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Old 09-05-2019, 06:57 PM   #25
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Do any if you know what type of converter is in the 34IK? I have AGM batteries installed and am hoping it's a 3 stage but don't have any literature on it nor where it's located in the trailer.
The converter is located behind the fuse/breaker panel down by your stairs. You can access it by removing the panel in the storage bay next to the in-Command panel. I'm not positive about which model it is, haven't looked to be honest.
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Old 09-05-2019, 07:14 PM   #26
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Thanks Daycuiser. I'll post up what I find out when I can get in there.
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Old 09-14-2019, 10:16 AM   #27
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How long did batteries last.

We have a 2018 Cedar Creek Champagne that came equipped with:
(1) 200 watt solar panel
(4) Interstate SRM-24, 550 CCA, deep cycle 12v batteries, with all (4) hooked in series, after delivery.
(1) 1000 watt inverter (WFCO model WF-5100).
Residential 20 cu. ft. Whirpool fridge, with estimated 220 kWh annual use.

Our biggest test/experience was in Las Vegas where our RV was parked, unoccupied in full sun without any shore power and temps topping out just over 110 degrees, for 3 consecutive days. Fridge and freezer were full of food.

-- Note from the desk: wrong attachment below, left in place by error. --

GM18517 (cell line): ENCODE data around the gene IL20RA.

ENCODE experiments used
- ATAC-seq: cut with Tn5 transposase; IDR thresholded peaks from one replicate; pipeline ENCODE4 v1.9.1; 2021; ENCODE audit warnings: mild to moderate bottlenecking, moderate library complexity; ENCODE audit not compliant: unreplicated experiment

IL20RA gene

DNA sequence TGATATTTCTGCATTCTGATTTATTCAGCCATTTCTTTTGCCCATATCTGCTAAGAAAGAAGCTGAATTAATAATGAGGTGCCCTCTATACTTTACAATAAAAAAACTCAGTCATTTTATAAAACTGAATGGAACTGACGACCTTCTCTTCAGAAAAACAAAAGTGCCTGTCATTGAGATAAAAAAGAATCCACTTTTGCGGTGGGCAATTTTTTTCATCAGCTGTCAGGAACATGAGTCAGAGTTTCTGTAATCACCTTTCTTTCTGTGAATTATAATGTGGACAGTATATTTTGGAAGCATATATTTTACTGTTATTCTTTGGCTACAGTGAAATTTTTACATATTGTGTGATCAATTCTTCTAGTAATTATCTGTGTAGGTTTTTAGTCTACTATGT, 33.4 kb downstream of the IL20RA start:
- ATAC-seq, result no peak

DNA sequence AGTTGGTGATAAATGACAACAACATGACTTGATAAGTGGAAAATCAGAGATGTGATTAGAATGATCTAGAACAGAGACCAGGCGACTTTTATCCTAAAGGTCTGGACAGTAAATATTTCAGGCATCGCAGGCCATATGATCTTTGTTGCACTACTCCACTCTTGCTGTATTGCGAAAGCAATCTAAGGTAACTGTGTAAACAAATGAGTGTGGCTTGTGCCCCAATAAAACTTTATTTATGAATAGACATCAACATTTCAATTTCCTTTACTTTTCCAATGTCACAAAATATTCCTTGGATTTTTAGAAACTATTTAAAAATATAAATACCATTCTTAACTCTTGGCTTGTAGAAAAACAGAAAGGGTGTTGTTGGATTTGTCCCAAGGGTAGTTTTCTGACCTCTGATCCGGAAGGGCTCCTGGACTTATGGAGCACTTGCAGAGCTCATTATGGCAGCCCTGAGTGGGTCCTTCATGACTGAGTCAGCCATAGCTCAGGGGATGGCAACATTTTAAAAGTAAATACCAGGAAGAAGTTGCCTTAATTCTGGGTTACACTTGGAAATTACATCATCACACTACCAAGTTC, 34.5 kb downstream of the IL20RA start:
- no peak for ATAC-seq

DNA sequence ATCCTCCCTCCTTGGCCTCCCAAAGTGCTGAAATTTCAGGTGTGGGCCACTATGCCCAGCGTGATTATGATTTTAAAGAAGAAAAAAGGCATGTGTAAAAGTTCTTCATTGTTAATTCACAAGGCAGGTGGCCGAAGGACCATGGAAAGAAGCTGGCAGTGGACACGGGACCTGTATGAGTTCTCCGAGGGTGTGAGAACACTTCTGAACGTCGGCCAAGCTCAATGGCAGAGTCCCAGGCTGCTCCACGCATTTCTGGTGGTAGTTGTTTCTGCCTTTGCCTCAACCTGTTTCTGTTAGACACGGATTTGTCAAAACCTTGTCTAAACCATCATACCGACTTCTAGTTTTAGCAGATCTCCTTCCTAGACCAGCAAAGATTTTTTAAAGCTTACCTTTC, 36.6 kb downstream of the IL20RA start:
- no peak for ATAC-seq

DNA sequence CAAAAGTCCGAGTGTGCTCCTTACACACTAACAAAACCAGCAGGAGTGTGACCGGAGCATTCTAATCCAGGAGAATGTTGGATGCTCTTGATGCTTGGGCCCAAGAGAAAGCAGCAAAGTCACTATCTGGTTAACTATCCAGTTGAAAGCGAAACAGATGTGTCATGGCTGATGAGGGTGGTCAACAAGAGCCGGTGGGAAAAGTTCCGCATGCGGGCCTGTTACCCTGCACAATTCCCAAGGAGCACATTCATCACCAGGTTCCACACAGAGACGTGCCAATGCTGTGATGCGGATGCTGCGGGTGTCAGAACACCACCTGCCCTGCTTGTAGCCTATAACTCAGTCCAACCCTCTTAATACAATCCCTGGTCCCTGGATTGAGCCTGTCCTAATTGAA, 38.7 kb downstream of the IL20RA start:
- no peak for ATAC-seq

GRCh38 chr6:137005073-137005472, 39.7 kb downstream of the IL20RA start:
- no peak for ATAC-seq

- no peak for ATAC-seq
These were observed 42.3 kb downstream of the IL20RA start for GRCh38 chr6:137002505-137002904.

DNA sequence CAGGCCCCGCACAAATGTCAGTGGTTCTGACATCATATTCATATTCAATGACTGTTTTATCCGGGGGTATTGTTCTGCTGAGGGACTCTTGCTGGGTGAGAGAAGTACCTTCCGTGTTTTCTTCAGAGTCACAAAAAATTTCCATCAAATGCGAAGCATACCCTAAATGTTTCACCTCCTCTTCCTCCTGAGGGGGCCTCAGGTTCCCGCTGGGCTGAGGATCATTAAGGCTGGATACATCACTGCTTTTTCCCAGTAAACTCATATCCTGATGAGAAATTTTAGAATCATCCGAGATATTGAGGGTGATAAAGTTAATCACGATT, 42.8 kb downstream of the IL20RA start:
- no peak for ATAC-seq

Note: Temp inside of RV was in the upper 90's during the almost 3 days it sat unoccupied.

After disconnecting from shore power in afternoon of day 0, batteries were 100% charged, freezer reading zero and fridge at 38 degrees.
After 24 hours, batteries were about 80% charge, freezer at zero and fridge at 38 degrees.
After 48 hours, batteries were about 57% charge, freezer at zero and fridge at 38 degrees.
After 68 hours, batteries were at 25% charge, freezer at 32 and fridge at 68 degrees.


Lesson Learned: We are good for only 48 hours with fridge keeping food frozen and cold when it's over 110 degrees. Maybe next time, I'll disconnect the 12v power to the Jensen radio and get an additional 30 minutes of better cooling to the refrigerator ......... just kidding.

One more thing - I know batteries shouldn't have be drained below 50%, but this was a real life experience, I mean experiment..... whatever.....

Hope this helps in getting a rough idea on fridge and battery potential.
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Old 09-27-2019, 01:44 PM   #28
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I have a 35IK with solar prep and behind the control panel i found two sets of negative and positive wires coming down from the roof connection i think. one set of wires has an inline 30 amp fuse and i assume those go to the solar controller.The other set of wires are just cut off and hanging in the void and when i check voltage it shows 13 volts, same as batteries. My question is, where do those wires go and what do the hook to. Jack